Mar 9, 2012 - By Ben Neary, The Associated PressCHEYENNE -- The Wyoming Legislature wrapped up its work Thursday, closing the books one day early on a four-week session that saw lawmakers approve a $3.2 billion budget to fund operations for the next two years.
The budget bill that Gov. Matt Mead signed earlier in the day keeps state spending essentially flat. It gives Mead authority to spend up to $150 million in reserve funds if necessary to keep state government functioning in the face of sagging natural gas prices, until lawmakers return to Cheyenne next year.
Lawmakers had warned state agencies last year to brace for budget cuts. While those cuts didn't materialize, the Legislature put agencies on notice to brace for 4-percent cuts starting next year.
"The budget cuts that are coming, I think are the right thing to do," Mead told members of the House in his closing remarks.
He said Wyoming is proud of its ranking as being among the best-managed in the country and said good management requires making tough choices when necessary.
Sen. Phil Nicholas, the Laramie Republican who is chairman of the Senate Appropriations Committee, warned that Wyoming faces a harder financial reality in years to come, even though it kept the current budget stable.
Taxes on natural gas production are a cornerstone of the state's economy, but gas prices have fallen hard recently and experts say they're likely to rebound slowly in the years to come.
"We know that this is likely the end of the large, skyrocketing budgets," Nicholas said. "We know that we're likely to see smaller budgets, plateaus."
Wyoming has seen its general fund budget more than double over the last decade. It stood at $1.6 billion for the 2001-02 biennium, before the most recent energy boom. It rose to $4.1 billion in 2007-08 cycle before dropping to its current $3.2 billion level.
The chairman of the House Appropriations Committee, Rep. Rosie Berger, noted the state has reduced its cost of doing business by $1 billion over the last three funding cycles.
"I think that's critical, that we be cautious as we move forward,"the Big Horn Republican said.
Rep. Tom Lubnau, R-Gillette, said Wyoming stands to benefit from increasing demand for energy around the globe.
"We're participating in a worldwide economy right now," he said, adding that efforts were ongoing to increase coal exports and other materials from Wyoming and to meet demand in Asia and elsewhere.
"In the near term, we'll see a little bit of a dip," Lubnau said. "But I'm not willing to give up in the long term on good solid markets for Wyoming commodities."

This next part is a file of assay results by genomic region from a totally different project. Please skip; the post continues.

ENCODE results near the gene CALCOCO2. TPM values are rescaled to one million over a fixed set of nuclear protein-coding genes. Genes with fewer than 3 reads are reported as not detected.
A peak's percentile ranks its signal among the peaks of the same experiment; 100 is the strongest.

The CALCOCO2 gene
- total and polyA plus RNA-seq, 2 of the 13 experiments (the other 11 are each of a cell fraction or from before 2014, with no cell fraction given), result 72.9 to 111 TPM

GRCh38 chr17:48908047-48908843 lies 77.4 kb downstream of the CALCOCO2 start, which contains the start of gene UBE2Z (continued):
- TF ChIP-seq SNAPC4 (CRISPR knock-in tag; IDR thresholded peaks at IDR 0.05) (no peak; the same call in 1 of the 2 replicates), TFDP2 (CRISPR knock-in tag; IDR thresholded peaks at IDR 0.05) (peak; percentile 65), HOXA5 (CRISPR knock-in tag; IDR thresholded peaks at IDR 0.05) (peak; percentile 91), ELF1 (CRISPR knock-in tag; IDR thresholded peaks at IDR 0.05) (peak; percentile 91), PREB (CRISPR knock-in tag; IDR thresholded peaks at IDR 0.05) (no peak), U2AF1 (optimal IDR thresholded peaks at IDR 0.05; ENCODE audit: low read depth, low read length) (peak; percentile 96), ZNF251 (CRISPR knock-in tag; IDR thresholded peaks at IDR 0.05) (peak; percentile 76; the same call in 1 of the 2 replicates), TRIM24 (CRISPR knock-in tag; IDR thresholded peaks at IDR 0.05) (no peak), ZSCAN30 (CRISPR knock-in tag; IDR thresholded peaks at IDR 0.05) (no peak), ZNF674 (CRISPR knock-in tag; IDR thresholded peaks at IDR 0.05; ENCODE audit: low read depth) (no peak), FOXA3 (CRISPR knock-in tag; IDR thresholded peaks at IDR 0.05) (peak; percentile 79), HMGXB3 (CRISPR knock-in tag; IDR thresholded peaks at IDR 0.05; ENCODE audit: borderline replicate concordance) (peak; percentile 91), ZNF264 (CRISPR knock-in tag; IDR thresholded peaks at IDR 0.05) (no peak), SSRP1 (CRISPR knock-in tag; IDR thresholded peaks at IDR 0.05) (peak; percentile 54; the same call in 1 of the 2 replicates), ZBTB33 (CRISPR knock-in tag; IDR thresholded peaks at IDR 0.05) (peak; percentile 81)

Nicholas said he's been concerned about the solvency of the state's employee retirement system. A bill passed this session to reduce retirement benefits for newly hired state employees.
While the budget bill includes no overall pay raise for state employees, he said that meeting responsibilities to those workers will be a major future challenge.
The legislative redistricting bill drew only limited debate this session. The Legislature largely endorsed a plan that a joint House-Senate committee had approved before the session.
Mead has signed the new legislative districting plan into law. Lack of controversy over redistricting was a factor in the Legislature's ability to adjourn early.
The Legislature also endorsed a new state wolf management plan, which Mead signed into law this week. The new plan was critical to getting the federal government to end protections for wolves under the Endangered Species Act.
Some environmental groups have pledged to fight it if Wyoming can't convince Congress to give the state the same immunity to legal challenges it has extended to wolf delisting plans approved in Idaho and Montana.
The federal government reintroduced wolves into Yellowstone in the mid-1990s. Wyoming's new plan calls for managing wolves as trophy game animals in a flexible zone around Yellowstone National Park while treating them as unprotected predators that could be shot on sight in the rest of the state.
Mead drew applause from the House when he told legislators that it's high time that Wyoming end federal wolf protections.
"After almost 18 years, it's high time that Wyoming took over management of its wolves," he said.
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